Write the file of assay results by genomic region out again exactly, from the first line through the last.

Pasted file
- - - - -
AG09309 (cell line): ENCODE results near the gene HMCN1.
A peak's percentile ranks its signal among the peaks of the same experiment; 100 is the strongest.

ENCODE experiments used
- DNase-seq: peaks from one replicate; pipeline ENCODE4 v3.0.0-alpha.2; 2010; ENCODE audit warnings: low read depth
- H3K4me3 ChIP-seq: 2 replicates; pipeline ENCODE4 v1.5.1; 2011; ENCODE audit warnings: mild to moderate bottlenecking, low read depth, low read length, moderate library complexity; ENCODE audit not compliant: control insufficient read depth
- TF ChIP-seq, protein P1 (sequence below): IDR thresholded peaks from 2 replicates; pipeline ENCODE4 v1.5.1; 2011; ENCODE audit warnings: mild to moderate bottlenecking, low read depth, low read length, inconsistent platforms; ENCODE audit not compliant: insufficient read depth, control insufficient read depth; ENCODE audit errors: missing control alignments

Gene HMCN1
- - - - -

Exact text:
AG09309 (cell line): ENCODE results near the gene HMCN1.
A peak's percentile ranks its signal among the peaks of the same experiment; 100 is the strongest.

ENCODE experiments used
- DNase-seq: peaks from one replicate; pipeline ENCODE4 v3.0.0-alpha.2; 2010; ENCODE audit warnings: low read depth
- H3K4me3 ChIP-seq: 2 replicates; pipeline ENCODE4 v1.5.1; 2011; ENCODE audit warnings: mild to moderate bottlenecking, low read depth, low read length, moderate library complexity; ENCODE audit not compliant: control insufficient read depth
- TF ChIP-seq, protein P1 (sequence below): IDR thresholded peaks from 2 replicates; pipeline ENCODE4 v1.5.1; 2011; ENCODE audit warnings: mild to moderate bottlenecking, low read depth, low read length, inconsistent platforms; ENCODE audit not compliant: insufficient read depth, control insufficient read depth; ENCODE audit errors: missing control alignments

Gene HMCN1